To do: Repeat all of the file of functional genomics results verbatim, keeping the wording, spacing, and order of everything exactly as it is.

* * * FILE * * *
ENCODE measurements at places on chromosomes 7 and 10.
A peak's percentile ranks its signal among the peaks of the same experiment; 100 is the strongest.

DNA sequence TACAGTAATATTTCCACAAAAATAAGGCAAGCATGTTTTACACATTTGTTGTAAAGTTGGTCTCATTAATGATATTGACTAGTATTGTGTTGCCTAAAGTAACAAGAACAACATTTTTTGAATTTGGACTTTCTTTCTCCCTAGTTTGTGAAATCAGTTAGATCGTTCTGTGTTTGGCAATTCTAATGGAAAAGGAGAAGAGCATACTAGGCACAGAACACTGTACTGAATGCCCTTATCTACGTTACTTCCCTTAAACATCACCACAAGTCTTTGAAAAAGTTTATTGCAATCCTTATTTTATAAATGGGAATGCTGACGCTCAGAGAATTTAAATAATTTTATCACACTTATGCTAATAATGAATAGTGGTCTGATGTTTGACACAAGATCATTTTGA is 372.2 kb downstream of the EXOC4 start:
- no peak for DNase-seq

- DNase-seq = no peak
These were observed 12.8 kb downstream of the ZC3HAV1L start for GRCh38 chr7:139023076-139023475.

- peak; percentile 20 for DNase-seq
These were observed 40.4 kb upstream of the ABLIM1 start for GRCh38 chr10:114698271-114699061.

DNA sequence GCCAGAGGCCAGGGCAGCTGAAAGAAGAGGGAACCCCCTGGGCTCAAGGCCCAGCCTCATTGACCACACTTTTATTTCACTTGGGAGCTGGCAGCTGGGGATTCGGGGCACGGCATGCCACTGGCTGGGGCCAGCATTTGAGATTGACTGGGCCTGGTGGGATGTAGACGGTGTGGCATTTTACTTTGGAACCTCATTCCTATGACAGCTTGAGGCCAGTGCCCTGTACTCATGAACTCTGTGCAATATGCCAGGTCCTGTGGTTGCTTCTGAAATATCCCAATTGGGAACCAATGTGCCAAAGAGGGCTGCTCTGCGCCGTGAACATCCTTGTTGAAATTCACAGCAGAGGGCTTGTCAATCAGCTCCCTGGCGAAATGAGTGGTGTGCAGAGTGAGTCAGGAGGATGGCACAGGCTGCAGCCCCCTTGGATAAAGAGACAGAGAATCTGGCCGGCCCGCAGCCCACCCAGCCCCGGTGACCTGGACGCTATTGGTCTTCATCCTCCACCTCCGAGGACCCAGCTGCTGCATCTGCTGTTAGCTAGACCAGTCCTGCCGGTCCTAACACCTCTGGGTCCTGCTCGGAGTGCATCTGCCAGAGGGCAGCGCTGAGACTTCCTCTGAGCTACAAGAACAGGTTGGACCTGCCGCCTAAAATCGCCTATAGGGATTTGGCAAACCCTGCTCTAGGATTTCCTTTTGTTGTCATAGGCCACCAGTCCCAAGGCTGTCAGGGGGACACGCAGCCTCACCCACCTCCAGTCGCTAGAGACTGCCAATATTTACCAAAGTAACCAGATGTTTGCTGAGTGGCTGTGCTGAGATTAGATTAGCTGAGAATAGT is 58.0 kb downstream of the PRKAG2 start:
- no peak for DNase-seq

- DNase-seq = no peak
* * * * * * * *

ENCODE measurements at places on chromosomes 7 and 10.
A peak's percentile ranks its signal among the peaks of the same experiment; 100 is the strongest.

DNA sequence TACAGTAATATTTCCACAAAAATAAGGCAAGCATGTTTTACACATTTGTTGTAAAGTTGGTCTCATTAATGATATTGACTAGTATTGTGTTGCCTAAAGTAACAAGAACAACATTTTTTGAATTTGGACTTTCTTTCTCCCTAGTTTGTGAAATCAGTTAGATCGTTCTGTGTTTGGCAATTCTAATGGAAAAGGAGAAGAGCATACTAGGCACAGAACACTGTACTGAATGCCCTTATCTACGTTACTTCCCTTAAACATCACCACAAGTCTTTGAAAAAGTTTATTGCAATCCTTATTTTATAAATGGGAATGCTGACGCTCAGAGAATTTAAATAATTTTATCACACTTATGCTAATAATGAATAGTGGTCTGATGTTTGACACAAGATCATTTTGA is 372.2 kb downstream of the EXOC4 start:
- no peak for DNase-seq

- DNase-seq = no peak
These were observed 12.8 kb downstream of the ZC3HAV1L start for GRCh38 chr7:139023076-139023475.

- peak; percentile 20 for DNase-seq
These were observed 40.4 kb upstream of the ABLIM1 start for GRCh38 chr10:114698271-114699061.

DNA sequence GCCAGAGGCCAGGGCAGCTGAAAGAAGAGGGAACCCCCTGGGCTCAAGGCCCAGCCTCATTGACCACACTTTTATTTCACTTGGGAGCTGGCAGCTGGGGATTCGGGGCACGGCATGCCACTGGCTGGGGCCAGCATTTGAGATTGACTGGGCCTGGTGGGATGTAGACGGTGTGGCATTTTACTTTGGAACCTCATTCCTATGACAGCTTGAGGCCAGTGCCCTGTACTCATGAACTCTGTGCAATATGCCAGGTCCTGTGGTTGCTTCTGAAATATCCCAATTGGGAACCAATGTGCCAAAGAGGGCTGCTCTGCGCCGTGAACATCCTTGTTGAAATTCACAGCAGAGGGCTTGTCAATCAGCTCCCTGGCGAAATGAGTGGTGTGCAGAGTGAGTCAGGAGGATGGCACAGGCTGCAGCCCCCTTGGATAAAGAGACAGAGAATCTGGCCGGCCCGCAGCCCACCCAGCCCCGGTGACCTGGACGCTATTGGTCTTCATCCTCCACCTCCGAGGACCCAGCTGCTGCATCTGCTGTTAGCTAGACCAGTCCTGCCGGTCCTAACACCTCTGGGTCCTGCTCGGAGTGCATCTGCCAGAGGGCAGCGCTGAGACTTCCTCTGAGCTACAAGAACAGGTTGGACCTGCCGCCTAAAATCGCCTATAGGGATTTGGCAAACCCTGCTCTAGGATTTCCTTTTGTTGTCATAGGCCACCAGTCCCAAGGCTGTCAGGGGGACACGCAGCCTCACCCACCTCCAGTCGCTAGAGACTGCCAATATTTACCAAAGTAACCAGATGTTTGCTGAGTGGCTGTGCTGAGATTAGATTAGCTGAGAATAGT is 58.0 kb downstream of the PRKAG2 start:
- no peak for DNase-seq

- DNase-seq = no peak